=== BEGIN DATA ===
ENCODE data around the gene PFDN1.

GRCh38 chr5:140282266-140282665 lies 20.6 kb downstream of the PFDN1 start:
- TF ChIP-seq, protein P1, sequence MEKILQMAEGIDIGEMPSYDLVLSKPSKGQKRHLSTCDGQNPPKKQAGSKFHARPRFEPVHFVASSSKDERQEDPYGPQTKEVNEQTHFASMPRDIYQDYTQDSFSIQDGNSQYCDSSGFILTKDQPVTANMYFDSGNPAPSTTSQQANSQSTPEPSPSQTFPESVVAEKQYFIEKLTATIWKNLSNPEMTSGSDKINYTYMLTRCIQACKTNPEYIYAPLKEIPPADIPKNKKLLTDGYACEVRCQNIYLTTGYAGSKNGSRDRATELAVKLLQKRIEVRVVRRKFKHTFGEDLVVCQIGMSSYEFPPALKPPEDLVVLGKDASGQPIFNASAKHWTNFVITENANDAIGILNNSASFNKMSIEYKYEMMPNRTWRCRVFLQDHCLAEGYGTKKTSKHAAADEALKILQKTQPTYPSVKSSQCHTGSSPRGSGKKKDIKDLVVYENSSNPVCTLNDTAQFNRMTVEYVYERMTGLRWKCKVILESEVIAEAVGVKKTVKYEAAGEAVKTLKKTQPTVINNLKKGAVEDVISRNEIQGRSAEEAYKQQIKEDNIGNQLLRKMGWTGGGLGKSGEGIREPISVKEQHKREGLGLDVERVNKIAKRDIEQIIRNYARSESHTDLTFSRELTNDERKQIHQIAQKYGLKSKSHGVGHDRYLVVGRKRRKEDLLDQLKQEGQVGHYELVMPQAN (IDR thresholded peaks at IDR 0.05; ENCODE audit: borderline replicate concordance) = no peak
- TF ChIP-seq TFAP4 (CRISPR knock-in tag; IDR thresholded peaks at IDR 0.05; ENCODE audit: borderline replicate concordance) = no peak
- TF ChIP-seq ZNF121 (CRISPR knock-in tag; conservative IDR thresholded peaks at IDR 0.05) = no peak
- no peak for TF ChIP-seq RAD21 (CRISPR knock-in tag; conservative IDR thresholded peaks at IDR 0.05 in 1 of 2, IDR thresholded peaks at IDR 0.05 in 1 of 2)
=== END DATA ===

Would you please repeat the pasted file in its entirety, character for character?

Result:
ENCODE data around the gene PFDN1.

GRCh38 chr5:140282266-140282665 lies 20.6 kb downstream of the PFDN1 start:
- TF ChIP-seq, protein P1, sequence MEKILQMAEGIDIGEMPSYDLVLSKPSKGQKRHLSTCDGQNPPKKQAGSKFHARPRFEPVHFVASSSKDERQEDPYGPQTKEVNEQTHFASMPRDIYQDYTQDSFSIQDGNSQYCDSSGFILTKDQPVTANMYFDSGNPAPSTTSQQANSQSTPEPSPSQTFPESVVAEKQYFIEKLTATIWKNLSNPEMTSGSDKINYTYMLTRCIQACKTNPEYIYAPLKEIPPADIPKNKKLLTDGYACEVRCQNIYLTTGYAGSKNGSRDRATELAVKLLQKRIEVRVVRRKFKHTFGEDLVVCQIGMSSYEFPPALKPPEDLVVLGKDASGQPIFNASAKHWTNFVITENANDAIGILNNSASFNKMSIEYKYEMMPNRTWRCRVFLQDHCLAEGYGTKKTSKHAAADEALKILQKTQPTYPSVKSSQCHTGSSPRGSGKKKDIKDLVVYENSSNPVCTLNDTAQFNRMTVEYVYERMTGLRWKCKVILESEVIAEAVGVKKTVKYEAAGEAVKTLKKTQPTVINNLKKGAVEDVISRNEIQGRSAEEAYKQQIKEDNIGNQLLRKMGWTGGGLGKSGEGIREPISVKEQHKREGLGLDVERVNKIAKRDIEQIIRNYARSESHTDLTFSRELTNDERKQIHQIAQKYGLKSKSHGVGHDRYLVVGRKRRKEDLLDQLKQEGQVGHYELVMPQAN (IDR thresholded peaks at IDR 0.05; ENCODE audit: borderline replicate concordance) = no peak
- TF ChIP-seq TFAP4 (CRISPR knock-in tag; IDR thresholded peaks at IDR 0.05; ENCODE audit: borderline replicate concordance) = no peak
- TF ChIP-seq ZNF121 (CRISPR knock-in tag; conservative IDR thresholded peaks at IDR 0.05) = no peak
- no peak for TF ChIP-seq RAD21 (CRISPR knock-in tag; conservative IDR thresholded peaks at IDR 0.05 in 1 of 2, IDR thresholded peaks at IDR 0.05 in 1 of 2)